Jack McConnell phoned Sandra Mitchell, the headteacher, to offer his personal congratulations to staff, pupils and parents on the school's report - five "excellent" awards and 10 "very goods".
The report effectively sets the standard for other schools to beat - as Mr McConnell acknowledged when he told Mrs Mitchell that he hoped others would follow the example set by Netherlee.
The school received "excellent" gradings for pastoral care; climate and relationships in the school; equality and fairness; partnership with parents, school board and the community; and the leadership of the headteacher and her management team.
Gradings for all other categories were "very good".
Netherlee, one of the largest primaries in Scotland with a roll of 855, serves the Netherlee and Stamperland areas of East Renfrewshire. The proportion of pupils entitled to free school meals is in line with the national average, as is attendance.
In a glowing report, inspectors praise the "very positive ethos" and said staff worked well together to provide a stimulating and supportive learning environment.
"The quality of learning and teaching was very good and staff relationships with pupils were well-judged and appropriate," the report states. "The quality of pastoral care was excellent and staff were sensitive to the academic, personal and social needs of pupils."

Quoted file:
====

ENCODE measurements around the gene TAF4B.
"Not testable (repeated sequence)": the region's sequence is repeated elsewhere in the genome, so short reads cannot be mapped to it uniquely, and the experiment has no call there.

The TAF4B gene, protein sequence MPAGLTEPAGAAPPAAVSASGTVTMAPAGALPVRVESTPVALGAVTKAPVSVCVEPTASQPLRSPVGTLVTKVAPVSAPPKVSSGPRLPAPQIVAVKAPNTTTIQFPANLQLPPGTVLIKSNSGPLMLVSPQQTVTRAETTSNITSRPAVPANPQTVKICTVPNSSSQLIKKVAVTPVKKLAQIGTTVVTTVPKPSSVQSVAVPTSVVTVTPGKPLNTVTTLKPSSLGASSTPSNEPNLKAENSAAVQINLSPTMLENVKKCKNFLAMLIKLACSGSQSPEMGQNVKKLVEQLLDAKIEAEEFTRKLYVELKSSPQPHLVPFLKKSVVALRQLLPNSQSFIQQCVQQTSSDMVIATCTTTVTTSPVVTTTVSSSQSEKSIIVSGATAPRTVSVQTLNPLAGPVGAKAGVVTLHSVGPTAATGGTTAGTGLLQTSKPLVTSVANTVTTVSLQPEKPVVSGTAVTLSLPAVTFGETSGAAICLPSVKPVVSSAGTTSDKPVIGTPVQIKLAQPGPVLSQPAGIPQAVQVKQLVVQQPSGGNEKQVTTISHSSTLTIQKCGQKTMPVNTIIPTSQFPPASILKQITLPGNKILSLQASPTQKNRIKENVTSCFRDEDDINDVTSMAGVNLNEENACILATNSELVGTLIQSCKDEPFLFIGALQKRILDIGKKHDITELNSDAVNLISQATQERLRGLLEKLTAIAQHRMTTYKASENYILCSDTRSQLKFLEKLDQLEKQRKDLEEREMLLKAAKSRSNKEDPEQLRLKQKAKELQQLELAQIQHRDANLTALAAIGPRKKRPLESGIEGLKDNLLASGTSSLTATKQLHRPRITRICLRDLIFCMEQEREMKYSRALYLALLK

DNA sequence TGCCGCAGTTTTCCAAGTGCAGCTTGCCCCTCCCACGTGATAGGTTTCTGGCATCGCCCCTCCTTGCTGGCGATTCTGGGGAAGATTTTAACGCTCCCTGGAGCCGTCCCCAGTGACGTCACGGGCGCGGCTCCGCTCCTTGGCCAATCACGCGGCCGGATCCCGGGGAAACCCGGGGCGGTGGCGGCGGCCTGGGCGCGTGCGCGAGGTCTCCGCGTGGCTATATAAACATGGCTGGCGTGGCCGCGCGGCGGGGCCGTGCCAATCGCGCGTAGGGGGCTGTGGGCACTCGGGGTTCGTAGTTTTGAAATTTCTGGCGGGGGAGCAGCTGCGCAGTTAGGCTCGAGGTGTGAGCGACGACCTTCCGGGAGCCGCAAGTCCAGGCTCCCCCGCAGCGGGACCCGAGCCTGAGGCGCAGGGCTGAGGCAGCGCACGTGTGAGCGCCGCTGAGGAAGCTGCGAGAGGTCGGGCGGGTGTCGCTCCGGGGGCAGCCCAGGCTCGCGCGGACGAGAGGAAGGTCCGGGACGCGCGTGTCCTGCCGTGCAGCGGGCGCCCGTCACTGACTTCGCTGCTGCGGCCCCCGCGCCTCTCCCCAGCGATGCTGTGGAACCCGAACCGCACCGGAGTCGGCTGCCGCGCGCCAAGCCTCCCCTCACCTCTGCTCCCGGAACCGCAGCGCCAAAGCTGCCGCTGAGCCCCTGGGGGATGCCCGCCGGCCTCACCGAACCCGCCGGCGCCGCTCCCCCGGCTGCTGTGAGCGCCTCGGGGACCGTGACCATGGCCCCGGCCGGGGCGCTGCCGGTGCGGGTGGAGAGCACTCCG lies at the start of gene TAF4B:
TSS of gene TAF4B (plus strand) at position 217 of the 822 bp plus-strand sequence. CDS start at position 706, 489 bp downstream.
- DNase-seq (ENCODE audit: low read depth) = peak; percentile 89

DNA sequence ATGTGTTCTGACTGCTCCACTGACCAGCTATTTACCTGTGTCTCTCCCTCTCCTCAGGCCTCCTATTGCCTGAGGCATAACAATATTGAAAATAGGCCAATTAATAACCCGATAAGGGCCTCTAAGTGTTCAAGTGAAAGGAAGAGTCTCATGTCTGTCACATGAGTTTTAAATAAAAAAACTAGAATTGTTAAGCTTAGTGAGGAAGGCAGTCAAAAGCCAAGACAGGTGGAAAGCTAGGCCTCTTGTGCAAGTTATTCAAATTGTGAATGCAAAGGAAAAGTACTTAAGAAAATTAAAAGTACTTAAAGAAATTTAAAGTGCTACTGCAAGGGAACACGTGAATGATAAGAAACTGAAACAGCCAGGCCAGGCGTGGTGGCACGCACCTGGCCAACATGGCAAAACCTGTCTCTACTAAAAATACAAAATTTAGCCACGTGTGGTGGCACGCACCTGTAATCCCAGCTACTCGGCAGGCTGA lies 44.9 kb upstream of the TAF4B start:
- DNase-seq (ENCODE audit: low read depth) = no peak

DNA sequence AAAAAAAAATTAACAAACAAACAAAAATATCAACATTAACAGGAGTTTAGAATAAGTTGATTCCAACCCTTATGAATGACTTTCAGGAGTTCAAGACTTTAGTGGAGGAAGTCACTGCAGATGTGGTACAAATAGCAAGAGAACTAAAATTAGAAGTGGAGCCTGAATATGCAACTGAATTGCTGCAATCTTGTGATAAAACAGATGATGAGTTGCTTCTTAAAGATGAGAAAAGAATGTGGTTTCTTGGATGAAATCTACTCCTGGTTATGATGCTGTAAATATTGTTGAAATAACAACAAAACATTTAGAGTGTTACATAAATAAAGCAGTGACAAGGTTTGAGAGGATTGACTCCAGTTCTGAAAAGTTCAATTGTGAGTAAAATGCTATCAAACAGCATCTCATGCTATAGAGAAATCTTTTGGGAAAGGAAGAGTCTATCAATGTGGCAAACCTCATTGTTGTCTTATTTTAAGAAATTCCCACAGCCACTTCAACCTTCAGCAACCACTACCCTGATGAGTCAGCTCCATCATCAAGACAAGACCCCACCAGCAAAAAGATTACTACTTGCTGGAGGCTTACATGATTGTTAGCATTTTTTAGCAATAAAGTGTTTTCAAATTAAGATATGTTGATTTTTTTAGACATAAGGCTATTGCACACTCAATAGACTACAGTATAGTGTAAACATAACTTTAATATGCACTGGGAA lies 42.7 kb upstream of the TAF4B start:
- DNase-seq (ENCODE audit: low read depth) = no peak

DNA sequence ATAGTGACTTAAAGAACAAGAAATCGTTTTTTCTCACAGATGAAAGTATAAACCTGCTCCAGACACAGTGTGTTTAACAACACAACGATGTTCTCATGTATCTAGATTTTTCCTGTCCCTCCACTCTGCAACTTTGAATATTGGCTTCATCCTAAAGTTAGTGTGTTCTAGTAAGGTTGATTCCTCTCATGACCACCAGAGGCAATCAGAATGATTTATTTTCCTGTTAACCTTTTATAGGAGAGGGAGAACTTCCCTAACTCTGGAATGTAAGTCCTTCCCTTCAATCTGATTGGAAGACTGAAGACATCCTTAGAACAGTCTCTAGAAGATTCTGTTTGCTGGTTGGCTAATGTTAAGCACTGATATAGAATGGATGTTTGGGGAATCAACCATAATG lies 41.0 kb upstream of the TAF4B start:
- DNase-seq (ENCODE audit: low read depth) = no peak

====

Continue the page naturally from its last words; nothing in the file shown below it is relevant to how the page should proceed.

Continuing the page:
It also describes the standard of attainment in English language and mathematics as "high", and praises other aspects such as health promotion, enterprise education, technology, participation in the eco-schools initiative and the use of ICT to support learning.
A significant number of teachers had been trained to teach French to pupils at all stages, including nursery. Specialist teachers in music and physical education provided pupils with quality learning experiences.
Mrs Mitchell is described as "an excellent leader and manager" who had "a clear sense of vision and was held in the highest regard by staff, pupils, parents and the community".
For their part, staff said that what pleased them most was the "effective communication between senior managers and staff", the opportunities they had to be involved in the decision-making process, the mutual respect between teachers and pupils, and the fact that the school was well led.